Although it was not necessary to do so, Yergeau embarked upon a brief analysis of the other arguments raised in the application. He accepted that the argument that the 2019 Act conferred wide discretionary powers on public officials as to whether to require an individual to remove a face covering, and was therefore contrary to the rule of law, was "well-articulated in law." However, he cautioned that "seeking the invalidation of a law duly adopted by a legislature or Parliament in the name of a constitutional principle is always an audacious gamble." Further, he noted that it would be difficult to evaluate whether the 2019 Act was overly vague in the abstract setting of a bare constitutional challenge, rather than in a case in which that law was applied to a specific set of facts.
The applicants' argument that the 2019 Act undermined the structure of the constitution by depriving religious minorities of access to state institutions and services was, in Yergeau's view, even weaker than the first two arguments. While he conceded that this argument was not "destined to fail," he suggested that it amounted to an attempt to raise Charter arguments relating to discrimination and religious freedom, when recourse to those rights had been blocked by the invocation of the "notwithstanding clause." Although, viewed in the round, the application raised a serious question to be tried, the constitutional structure argument did not satisfy this standard in its own right.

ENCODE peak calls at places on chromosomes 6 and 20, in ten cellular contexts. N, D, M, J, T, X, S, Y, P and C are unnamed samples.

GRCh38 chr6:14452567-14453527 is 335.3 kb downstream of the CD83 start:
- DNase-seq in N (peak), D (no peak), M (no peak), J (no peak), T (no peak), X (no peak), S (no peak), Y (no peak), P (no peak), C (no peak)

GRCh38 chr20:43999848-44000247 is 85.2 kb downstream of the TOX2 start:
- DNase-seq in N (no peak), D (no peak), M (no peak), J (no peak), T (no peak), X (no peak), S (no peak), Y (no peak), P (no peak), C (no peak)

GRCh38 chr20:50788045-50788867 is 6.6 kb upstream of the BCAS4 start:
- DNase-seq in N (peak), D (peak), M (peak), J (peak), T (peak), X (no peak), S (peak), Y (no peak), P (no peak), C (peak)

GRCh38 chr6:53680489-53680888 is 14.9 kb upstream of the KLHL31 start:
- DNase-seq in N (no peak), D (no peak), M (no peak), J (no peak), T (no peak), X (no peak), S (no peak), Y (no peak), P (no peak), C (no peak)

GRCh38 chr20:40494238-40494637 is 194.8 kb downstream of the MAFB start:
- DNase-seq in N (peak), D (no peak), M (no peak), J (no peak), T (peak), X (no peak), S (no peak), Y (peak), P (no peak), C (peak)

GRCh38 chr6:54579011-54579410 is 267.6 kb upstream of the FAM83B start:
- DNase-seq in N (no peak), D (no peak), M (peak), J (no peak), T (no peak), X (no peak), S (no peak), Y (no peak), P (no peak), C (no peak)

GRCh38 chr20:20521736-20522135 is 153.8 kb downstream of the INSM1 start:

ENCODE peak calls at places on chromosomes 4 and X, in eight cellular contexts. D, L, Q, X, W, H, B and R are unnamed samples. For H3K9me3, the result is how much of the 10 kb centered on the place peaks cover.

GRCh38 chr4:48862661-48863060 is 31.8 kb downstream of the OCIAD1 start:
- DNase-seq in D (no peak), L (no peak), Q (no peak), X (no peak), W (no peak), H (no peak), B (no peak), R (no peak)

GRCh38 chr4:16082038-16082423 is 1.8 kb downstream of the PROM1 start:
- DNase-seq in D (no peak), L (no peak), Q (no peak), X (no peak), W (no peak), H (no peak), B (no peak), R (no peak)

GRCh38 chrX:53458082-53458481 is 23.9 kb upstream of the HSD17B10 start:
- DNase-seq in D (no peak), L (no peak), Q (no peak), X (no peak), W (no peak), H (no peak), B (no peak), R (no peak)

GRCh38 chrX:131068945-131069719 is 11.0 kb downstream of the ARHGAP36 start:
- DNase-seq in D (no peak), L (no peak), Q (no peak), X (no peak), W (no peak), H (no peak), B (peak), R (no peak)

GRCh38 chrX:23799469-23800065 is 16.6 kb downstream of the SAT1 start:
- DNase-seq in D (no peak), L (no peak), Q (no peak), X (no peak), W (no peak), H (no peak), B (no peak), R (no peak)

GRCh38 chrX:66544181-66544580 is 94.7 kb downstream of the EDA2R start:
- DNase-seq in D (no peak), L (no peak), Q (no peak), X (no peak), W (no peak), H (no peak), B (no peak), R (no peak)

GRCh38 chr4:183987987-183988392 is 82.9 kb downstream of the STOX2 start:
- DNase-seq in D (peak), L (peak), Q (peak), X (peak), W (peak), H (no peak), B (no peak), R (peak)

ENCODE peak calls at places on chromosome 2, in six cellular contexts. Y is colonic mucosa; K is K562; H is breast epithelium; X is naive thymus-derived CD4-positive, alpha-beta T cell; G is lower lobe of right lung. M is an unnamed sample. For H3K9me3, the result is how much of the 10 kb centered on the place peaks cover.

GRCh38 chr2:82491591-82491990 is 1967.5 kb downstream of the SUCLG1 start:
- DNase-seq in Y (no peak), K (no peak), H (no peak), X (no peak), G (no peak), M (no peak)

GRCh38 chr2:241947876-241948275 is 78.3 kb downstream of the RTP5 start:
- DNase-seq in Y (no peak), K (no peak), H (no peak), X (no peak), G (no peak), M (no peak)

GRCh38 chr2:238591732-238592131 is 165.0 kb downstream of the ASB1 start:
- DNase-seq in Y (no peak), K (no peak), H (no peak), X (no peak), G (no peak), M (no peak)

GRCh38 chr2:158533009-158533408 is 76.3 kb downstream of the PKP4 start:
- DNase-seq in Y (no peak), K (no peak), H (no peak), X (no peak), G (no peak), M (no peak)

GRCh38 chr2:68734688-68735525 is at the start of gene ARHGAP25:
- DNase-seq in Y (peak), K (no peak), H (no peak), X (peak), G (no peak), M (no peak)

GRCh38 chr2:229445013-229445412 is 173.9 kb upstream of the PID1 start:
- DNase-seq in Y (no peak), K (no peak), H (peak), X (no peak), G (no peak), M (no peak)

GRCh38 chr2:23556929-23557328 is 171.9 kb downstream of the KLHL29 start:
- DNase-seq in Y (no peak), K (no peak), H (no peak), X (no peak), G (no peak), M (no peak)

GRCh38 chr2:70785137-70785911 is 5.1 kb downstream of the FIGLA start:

As for the claim of irreparable harm, Yergeau observed that in order to meet this requirement, the applicant must demonstrate that in the absence of a stay, the impugned legislation would inflict harm that could not be compensated through monetary damages in the event that the constitutional challenge was successful. In support of the stay application, Hak and others gave evidence that the 2019 Act had damaged their career prospects and had fuelled anti-Islamic sentiments among members of the public. Concluding that the applicants had failed to establish irreparable harm, Yergeau dismissed these arguments as speculative, particularly given that the "notwithstanding clause" immunized the 2019 Act from challenge on the basis that it discriminated against religious minorities: